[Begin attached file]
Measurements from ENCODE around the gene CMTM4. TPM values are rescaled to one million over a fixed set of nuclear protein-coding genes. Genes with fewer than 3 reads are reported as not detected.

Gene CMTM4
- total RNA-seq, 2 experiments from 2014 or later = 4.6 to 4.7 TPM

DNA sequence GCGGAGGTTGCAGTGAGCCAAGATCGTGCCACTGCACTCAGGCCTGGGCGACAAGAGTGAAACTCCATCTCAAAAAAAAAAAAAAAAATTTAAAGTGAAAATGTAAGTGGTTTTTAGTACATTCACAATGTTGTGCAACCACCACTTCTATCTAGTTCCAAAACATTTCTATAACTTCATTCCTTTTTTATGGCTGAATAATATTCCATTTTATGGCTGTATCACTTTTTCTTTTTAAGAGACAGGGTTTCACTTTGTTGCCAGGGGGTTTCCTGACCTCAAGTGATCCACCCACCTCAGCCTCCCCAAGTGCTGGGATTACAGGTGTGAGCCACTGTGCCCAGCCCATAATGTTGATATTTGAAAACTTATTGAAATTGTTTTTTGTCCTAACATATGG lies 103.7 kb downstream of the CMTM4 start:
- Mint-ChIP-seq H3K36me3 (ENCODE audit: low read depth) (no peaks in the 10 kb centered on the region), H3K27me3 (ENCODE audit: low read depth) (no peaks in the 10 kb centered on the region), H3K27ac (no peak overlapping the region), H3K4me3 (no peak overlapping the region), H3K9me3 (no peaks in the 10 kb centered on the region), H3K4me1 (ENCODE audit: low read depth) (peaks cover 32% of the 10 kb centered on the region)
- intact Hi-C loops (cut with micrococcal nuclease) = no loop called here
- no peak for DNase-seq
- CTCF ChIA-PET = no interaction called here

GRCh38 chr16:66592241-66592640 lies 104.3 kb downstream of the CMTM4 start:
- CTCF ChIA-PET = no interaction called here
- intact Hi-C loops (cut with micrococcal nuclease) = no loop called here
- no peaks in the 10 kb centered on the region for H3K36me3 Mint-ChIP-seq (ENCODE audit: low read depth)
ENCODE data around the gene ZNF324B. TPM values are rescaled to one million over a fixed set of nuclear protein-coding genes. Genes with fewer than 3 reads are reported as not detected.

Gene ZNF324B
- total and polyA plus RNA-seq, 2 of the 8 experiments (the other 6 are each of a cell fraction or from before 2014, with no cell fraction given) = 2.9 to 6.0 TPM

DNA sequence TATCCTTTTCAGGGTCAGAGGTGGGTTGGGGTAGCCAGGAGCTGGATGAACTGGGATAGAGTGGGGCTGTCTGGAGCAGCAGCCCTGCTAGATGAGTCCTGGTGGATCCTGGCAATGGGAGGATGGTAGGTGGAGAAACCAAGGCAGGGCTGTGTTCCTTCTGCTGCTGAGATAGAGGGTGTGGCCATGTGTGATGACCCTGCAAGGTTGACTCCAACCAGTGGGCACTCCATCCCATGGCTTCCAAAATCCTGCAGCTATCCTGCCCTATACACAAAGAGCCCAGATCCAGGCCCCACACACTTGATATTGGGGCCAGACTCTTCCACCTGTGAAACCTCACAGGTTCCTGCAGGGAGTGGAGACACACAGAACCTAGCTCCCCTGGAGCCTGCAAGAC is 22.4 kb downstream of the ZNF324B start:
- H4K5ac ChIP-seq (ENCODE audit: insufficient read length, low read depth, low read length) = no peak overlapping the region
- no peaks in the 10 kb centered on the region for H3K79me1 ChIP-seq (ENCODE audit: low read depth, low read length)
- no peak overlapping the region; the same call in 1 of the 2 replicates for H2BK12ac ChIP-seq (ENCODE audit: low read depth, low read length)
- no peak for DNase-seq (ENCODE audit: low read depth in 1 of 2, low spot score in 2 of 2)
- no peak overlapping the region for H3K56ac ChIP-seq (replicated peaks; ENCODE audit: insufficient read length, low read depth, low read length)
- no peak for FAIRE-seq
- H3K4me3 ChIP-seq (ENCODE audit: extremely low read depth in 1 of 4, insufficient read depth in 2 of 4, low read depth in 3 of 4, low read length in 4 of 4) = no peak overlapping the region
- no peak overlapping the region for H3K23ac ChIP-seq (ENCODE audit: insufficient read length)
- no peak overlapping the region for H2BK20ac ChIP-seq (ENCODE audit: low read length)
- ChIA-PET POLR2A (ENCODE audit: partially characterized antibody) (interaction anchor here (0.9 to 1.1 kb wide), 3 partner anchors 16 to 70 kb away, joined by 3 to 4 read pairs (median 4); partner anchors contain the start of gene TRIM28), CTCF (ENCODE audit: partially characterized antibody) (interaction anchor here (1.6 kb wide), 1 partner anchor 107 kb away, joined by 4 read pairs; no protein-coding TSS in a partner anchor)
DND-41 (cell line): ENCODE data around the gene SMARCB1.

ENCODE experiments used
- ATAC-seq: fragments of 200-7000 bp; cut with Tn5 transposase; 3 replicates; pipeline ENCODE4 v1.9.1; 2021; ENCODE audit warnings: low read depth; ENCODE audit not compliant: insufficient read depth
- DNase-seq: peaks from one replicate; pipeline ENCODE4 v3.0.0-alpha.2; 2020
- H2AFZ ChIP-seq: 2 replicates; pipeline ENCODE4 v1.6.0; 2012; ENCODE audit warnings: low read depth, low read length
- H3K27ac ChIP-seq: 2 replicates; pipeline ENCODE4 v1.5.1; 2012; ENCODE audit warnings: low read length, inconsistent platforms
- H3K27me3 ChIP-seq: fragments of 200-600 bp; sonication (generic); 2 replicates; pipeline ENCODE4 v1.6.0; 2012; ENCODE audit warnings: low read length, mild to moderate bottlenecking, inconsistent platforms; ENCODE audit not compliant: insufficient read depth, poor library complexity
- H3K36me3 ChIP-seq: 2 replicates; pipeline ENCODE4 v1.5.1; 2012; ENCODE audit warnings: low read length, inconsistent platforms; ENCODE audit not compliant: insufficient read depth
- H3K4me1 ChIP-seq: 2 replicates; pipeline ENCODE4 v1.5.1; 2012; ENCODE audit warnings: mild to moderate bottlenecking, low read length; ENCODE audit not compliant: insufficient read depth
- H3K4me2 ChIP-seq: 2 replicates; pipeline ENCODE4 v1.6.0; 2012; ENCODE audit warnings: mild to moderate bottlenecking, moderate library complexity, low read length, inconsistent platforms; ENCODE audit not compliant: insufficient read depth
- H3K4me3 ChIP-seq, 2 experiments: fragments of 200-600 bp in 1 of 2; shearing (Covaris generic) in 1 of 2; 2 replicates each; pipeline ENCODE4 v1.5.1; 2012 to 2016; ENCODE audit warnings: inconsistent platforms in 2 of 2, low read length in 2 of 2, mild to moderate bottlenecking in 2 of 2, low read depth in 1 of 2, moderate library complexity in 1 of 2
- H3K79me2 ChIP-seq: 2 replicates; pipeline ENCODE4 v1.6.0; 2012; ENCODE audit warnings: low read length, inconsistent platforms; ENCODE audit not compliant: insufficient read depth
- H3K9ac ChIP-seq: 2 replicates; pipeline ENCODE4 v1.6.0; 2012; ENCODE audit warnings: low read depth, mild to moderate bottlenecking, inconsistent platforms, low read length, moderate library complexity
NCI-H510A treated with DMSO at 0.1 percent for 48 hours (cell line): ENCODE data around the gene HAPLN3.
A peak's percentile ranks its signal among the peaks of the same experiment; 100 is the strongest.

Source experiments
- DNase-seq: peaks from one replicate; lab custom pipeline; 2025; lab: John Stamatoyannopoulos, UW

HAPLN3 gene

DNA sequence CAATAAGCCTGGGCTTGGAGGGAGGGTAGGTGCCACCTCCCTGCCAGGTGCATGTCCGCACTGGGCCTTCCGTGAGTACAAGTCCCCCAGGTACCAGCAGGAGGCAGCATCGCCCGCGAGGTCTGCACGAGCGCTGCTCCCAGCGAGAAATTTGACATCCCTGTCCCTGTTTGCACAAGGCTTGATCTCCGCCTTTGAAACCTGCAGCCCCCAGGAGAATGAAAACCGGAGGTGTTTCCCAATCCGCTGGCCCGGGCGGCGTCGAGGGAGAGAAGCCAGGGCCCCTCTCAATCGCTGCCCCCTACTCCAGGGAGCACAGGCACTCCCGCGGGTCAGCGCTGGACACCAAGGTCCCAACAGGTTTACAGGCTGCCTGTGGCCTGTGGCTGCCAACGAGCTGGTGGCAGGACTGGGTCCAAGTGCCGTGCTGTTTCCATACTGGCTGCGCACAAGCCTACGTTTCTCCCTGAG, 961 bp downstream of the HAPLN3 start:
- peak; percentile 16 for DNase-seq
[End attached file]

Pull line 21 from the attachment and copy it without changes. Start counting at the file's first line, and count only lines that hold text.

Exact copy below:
- no peak overlapping the region for H3K56ac ChIP-seq (replicated peaks; ENCODE audit: insufficient read length, low read depth, low read length)